Kashmir, Tamilnadu, Panini, Abhinavagupta, etc.

N. Ganesan naga_ganesan at HOTMAIL.COM
Thu Jan 7 14:40:53 EST 1999


Reading Prof. Aklujkar, Interpreting VP 2.486 historically
(Part 3), UMich, 1991

parvatAd Agamam labdhvA ...

Because the Mountain is referred by a very general term
'parvata' in the South, could it be the well known
Malaya mountain occuring in many Sanskrit texts?
(eg: dakSiNAcala in Monier Williams, dakSiNAdri in
kAvyAdarza etc.,
dakSiNApathe potalako nAma parvata (GaNDavyUha, p. 158,
ch. 29, line 20 in P. L. Vaidya, 1960, Buddhist Sanskrit texts,
The Mithila Institute, Dharbhanga)

The first two parts were given before. The last two
parts are given here.

Regards,
N. Ganesan

Notes:
--------------

Part III:
---------
    Aklujkar, Interpreting VP 2.486 historically
    (Part 3):
    p.4
    "He (Peterson) did not even attempt to answer
    preliminary questions such as: Is it known
    that Chittore specialized in the study of grammar
    or of PataJjali's MB in the early centuries of
    Christian era? Was it considered or likely to
    be considered "SOUTHERN" by Bhartrihai or his
    students (1.2)? Was it, or was it at least believed
    to be, a repository of mss. of rare works?
    IS CANDRACARYA SAID TO HAVE VISITED IT? To propose
    an identification without raising even a few
    of these questions is to show disregard for the
    context of parvatAt (see also the point I make in
    note 13)"

The Southern mountain, Malaya is called so
by DaNDin & in Monier-williams dictionary.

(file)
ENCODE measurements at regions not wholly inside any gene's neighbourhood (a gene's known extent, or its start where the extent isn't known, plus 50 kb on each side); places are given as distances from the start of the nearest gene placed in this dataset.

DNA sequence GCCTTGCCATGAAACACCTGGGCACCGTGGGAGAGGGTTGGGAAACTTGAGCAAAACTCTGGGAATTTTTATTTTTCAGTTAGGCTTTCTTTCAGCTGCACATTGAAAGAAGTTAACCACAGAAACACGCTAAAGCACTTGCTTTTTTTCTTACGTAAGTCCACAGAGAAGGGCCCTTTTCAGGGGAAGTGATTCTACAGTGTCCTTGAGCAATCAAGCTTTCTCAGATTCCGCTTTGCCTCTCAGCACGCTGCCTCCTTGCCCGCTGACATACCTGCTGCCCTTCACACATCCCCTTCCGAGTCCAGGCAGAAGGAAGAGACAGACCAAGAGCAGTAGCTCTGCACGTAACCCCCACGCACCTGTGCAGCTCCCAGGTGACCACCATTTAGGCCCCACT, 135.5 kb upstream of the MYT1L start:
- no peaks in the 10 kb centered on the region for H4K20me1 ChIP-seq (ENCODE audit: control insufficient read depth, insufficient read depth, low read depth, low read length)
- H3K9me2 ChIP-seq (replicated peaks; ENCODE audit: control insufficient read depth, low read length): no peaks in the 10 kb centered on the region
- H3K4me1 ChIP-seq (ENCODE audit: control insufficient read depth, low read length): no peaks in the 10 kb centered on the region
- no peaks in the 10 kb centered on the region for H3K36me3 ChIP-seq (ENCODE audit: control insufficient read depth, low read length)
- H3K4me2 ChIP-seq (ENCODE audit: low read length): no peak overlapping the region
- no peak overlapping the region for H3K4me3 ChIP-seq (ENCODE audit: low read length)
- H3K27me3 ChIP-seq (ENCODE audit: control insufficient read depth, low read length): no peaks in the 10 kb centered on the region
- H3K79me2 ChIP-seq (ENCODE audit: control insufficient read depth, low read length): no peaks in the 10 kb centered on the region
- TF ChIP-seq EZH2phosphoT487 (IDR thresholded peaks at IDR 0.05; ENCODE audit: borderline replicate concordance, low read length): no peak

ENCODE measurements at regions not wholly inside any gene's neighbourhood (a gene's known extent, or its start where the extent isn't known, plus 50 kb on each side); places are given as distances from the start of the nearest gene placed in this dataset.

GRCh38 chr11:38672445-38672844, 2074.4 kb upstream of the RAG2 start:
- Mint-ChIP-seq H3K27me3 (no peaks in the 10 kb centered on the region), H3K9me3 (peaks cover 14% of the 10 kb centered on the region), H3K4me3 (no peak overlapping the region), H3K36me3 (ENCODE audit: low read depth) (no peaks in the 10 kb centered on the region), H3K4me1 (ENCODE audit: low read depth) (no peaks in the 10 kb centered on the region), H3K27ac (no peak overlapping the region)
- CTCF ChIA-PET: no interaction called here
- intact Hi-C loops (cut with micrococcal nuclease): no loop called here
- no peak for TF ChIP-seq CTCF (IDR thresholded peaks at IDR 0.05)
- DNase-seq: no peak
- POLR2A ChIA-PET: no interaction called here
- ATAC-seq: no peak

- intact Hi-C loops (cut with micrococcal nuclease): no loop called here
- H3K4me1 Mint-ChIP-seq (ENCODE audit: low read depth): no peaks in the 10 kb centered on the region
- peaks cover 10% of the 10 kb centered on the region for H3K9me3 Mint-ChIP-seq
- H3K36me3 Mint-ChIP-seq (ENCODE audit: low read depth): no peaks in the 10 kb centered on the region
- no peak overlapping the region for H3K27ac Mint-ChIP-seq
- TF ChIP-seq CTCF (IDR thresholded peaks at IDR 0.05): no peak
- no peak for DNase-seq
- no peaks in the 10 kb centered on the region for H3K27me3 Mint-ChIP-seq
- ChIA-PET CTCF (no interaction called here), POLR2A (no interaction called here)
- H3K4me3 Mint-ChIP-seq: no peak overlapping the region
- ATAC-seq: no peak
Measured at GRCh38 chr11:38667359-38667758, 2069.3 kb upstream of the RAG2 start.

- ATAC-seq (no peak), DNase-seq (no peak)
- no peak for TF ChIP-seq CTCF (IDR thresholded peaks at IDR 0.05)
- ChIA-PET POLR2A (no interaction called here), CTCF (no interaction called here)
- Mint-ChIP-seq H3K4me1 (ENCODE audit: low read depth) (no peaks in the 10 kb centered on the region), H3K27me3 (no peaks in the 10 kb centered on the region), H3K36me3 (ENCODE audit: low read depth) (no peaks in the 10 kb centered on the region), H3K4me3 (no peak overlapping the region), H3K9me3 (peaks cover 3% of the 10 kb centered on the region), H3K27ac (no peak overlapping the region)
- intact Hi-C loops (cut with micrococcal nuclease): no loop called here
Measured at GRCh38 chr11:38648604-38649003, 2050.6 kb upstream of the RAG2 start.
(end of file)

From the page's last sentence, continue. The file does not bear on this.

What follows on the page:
Tamil works before 5th century, puRanAnURu
and CilappatikAram calls Malaya as the Southern
mountain and compares it to the Northen mountain, Himalayas.
It is called "parvata" in GaNDavyUha in 2-3rd
centuries AD. Chinese and Tibetan Lama, Taranatha
say that Candragomin went to Potalaka in Malaya
mount and settled there. Taranata describes
Santivaramn's journey to Potala in Malaya too.

Taaraanaatha, the Tibetan lama, says that after
CandragomI prayed to Tara and Avalokitezvara in
DhanyakaTaka and building a hundred temples for
each of them, he goes to settle down Potalka mount.
Taranatha's history of Buddhism, p. 202ff.
"In the DhAnyakaTaka caitya there, he [=CandragomI] worshipped
TArA and Arya Avalokitezvara and built a hundred
temples for each of them. He went to the
Potala hill and is still living there without
renouncing his mortal body".

 Candragomin who saved Mahabhasya tradition
from extinction settled in Potalaka in the
 deep South, according to Taaraanaatha (1600 AD).
This is consistent with the Tamil
tradition (from 11th century onwards) that
Siddhas' residence par excellence
is Potiyil/Potikai mountain.

Ptolomy calls Potikai(Potiyil) Mountain
as Bettigo. Mahabhaarata vanaparvan has Agastya
in the Malaya mountain. Dandin calls Potiyil
as the Southern mountain(dakSiNAdri).
Dandin's usage parallels with
the earlier Tamil tradition from Sangam era
onwards that Malaya is THE  Southern
mountain. PuRanaanUru and Cilappatikaaram
refers to Himalayas and Potiyil (Malaya)
mountains in the same line. They are
the cultural symbols of North and South
in early Tamil literature.

Candragomin, who saved the Mahabhasya tradition from